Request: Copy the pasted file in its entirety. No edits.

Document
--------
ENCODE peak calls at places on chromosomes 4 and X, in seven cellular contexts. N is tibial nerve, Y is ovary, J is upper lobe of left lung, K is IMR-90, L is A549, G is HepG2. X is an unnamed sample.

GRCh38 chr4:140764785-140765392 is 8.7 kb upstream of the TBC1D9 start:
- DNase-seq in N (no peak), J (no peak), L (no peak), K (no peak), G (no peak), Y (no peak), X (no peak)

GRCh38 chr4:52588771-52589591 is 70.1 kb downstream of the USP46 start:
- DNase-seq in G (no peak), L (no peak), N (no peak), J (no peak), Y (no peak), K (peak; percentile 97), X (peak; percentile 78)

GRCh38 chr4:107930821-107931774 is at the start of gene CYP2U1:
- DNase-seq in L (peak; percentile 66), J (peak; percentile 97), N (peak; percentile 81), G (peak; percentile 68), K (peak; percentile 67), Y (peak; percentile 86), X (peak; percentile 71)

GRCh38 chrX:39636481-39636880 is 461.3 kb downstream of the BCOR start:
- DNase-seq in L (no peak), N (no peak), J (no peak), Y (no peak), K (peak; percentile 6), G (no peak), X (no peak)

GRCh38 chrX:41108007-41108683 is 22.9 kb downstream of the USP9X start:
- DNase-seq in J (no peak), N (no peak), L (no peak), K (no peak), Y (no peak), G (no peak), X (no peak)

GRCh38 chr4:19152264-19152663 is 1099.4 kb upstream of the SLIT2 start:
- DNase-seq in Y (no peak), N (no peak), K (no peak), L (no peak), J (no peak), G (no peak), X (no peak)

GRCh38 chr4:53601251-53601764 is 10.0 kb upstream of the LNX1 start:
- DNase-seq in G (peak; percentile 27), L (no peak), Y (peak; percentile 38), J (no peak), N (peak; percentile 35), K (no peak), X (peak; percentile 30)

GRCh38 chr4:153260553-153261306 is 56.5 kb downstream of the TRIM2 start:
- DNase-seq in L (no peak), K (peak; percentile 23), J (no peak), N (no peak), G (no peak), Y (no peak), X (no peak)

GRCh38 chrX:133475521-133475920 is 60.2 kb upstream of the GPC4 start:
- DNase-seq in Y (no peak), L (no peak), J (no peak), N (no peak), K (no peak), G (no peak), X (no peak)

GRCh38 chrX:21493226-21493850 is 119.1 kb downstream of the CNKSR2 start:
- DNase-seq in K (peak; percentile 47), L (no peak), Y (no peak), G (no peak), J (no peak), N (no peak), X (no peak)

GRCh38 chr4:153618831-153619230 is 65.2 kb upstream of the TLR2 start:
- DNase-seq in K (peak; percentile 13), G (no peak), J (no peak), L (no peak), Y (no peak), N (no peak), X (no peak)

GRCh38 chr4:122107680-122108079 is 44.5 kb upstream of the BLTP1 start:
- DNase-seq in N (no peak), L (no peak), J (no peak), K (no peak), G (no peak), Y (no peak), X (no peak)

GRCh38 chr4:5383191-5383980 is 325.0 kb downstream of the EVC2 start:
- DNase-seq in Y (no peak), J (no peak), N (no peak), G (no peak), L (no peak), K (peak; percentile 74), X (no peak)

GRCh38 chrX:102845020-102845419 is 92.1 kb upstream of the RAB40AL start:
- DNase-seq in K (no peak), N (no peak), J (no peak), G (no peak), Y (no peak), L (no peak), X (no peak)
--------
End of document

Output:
ENCODE peak calls at places on chromosomes 4 and X, in seven cellular contexts. N is tibial nerve, Y is ovary, J is upper lobe of left lung, K is IMR-90, L is A549, G is HepG2. X is an unnamed sample.

GRCh38 chr4:140764785-140765392 is 8.7 kb upstream of the TBC1D9 start:
- DNase-seq in N (no peak), J (no peak), L (no peak), K (no peak), G (no peak), Y (no peak), X (no peak)

GRCh38 chr4:52588771-52589591 is 70.1 kb downstream of the USP46 start:
- DNase-seq in G (no peak), L (no peak), N (no peak), J (no peak), Y (no peak), K (peak; percentile 97), X (peak; percentile 78)

GRCh38 chr4:107930821-107931774 is at the start of gene CYP2U1:
- DNase-seq in L (peak; percentile 66), J (peak; percentile 97), N (peak; percentile 81), G (peak; percentile 68), K (peak; percentile 67), Y (peak; percentile 86), X (peak; percentile 71)

GRCh38 chrX:39636481-39636880 is 461.3 kb downstream of the BCOR start:
- DNase-seq in L (no peak), N (no peak), J (no peak), Y (no peak), K (peak; percentile 6), G (no peak), X (no peak)

GRCh38 chrX:41108007-41108683 is 22.9 kb downstream of the USP9X start:
- DNase-seq in J (no peak), N (no peak), L (no peak), K (no peak), Y (no peak), G (no peak), X (no peak)

GRCh38 chr4:19152264-19152663 is 1099.4 kb upstream of the SLIT2 start:
- DNase-seq in Y (no peak), N (no peak), K (no peak), L (no peak), J (no peak), G (no peak), X (no peak)

GRCh38 chr4:53601251-53601764 is 10.0 kb upstream of the LNX1 start:
- DNase-seq in G (peak; percentile 27), L (no peak), Y (peak; percentile 38), J (no peak), N (peak; percentile 35), K (no peak), X (peak; percentile 30)

GRCh38 chr4:153260553-153261306 is 56.5 kb downstream of the TRIM2 start:
- DNase-seq in L (no peak), K (peak; percentile 23), J (no peak), N (no peak), G (no peak), Y (no peak), X (no peak)

GRCh38 chrX:133475521-133475920 is 60.2 kb upstream of the GPC4 start:
- DNase-seq in Y (no peak), L (no peak), J (no peak), N (no peak), K (no peak), G (no peak), X (no peak)

GRCh38 chrX:21493226-21493850 is 119.1 kb downstream of the CNKSR2 start:
- DNase-seq in K (peak; percentile 47), L (no peak), Y (no peak), G (no peak), J (no peak), N (no peak), X (no peak)

GRCh38 chr4:153618831-153619230 is 65.2 kb upstream of the TLR2 start:
- DNase-seq in K (peak; percentile 13), G (no peak), J (no peak), L (no peak), Y (no peak), N (no peak), X (no peak)

GRCh38 chr4:122107680-122108079 is 44.5 kb upstream of the BLTP1 start:
- DNase-seq in N (no peak), L (no peak), J (no peak), K (no peak), G (no peak), Y (no peak), X (no peak)

GRCh38 chr4:5383191-5383980 is 325.0 kb downstream of the EVC2 start:
- DNase-seq in Y (no peak), J (no peak), N (no peak), G (no peak), L (no peak), K (peak; percentile 74), X (no peak)

GRCh38 chrX:102845020-102845419 is 92.1 kb upstream of the RAB40AL start:
- DNase-seq in K (no peak), N (no peak), J (no peak), G (no peak), Y (no peak), L (no peak), X (no peak)